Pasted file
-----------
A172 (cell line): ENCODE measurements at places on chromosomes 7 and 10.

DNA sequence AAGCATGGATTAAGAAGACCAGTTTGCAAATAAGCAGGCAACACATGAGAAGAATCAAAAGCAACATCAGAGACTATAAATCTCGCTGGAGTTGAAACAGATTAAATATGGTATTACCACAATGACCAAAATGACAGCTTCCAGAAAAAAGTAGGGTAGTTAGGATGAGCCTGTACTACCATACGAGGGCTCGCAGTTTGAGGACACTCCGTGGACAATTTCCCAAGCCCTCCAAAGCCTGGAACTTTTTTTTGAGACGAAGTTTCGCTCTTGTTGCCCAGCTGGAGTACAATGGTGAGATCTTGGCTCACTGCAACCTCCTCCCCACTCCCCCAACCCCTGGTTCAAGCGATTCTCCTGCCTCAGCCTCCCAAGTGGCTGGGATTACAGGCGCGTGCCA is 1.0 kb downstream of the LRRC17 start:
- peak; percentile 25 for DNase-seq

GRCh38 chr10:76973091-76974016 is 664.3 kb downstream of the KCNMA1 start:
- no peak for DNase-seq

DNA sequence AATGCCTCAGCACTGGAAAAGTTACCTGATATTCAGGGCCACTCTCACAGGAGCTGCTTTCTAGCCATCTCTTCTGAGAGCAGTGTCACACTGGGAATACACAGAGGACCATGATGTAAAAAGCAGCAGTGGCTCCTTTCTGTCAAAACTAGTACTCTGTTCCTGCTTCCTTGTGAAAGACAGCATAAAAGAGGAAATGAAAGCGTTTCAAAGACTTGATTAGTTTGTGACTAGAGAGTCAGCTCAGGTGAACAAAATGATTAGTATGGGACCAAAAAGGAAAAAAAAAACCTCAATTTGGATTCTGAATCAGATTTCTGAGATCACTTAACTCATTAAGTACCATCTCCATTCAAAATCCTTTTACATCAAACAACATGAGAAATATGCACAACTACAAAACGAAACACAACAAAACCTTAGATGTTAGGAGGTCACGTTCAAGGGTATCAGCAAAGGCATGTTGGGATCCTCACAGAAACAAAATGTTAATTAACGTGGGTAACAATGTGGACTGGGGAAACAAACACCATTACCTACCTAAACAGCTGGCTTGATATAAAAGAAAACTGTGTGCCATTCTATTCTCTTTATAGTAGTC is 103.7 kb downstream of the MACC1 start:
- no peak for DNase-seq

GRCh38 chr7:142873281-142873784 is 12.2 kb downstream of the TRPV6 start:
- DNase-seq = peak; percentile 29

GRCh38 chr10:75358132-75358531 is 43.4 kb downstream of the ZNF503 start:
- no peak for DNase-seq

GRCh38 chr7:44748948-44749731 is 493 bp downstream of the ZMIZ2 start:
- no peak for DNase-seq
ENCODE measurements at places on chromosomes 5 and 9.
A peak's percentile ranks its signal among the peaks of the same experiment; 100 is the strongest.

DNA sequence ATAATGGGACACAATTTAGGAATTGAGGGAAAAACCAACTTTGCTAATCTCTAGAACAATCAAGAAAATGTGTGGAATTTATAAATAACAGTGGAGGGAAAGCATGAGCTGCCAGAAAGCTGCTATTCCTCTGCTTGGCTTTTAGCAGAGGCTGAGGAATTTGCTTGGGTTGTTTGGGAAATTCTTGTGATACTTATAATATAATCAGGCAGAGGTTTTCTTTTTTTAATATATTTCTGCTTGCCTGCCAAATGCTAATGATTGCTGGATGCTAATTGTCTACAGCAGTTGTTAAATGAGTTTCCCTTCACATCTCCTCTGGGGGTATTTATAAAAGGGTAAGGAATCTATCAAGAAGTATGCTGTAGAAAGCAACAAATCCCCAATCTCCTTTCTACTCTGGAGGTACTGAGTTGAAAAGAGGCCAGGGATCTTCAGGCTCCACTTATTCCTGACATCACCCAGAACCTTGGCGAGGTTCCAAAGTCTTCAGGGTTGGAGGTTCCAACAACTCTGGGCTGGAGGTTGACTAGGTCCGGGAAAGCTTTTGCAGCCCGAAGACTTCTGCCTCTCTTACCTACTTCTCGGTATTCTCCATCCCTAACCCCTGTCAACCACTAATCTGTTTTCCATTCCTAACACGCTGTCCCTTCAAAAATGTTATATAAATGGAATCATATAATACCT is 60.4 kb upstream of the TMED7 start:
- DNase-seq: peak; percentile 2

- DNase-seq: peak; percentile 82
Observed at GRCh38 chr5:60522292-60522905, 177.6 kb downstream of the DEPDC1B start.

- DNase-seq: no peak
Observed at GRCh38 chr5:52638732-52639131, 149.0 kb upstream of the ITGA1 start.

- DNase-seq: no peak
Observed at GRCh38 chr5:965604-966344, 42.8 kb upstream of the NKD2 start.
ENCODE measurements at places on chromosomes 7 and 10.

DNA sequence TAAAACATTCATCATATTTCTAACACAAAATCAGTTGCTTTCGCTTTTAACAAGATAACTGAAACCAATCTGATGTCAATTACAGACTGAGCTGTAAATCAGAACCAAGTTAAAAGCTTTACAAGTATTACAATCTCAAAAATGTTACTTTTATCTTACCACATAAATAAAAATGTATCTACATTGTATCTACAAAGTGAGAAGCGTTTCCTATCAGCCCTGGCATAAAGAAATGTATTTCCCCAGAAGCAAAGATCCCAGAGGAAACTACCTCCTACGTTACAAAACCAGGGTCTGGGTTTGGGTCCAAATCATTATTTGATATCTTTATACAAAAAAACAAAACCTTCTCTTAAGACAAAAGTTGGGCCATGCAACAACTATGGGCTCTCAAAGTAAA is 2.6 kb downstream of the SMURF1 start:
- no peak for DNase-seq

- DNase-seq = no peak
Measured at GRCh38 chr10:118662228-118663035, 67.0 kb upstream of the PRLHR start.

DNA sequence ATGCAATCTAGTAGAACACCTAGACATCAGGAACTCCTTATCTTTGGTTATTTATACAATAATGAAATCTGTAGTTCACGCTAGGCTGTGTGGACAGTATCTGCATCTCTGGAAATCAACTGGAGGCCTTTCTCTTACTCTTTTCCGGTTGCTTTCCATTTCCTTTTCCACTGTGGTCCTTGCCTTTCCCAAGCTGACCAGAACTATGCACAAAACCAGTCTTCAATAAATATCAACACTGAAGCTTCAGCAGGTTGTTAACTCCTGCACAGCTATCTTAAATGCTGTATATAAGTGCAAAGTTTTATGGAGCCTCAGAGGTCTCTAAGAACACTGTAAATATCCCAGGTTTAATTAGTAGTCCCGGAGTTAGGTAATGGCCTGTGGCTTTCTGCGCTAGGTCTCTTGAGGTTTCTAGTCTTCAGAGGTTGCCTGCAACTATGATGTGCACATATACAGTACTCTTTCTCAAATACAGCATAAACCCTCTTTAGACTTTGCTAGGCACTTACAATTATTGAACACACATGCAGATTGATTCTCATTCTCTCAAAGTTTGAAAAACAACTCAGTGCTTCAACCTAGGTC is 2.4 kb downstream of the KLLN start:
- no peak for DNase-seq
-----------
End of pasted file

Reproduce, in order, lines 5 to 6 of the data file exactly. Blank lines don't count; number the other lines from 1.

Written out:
- no peak for DNase-seq

DNA sequence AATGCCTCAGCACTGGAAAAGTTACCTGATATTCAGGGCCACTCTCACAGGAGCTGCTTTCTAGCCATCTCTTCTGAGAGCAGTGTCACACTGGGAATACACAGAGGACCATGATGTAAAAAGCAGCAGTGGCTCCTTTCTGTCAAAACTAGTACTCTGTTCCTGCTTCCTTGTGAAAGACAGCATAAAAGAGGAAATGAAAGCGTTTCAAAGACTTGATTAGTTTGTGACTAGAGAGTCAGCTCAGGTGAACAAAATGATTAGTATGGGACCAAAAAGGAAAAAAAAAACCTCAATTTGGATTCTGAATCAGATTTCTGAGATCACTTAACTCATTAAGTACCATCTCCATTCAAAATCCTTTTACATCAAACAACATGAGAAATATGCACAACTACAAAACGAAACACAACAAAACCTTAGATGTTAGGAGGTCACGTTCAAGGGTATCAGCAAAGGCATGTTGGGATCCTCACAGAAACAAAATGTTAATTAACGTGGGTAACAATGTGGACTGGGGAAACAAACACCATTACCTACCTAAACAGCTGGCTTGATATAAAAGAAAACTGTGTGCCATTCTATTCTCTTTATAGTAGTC is 103.7 kb downstream of the MACC1 start: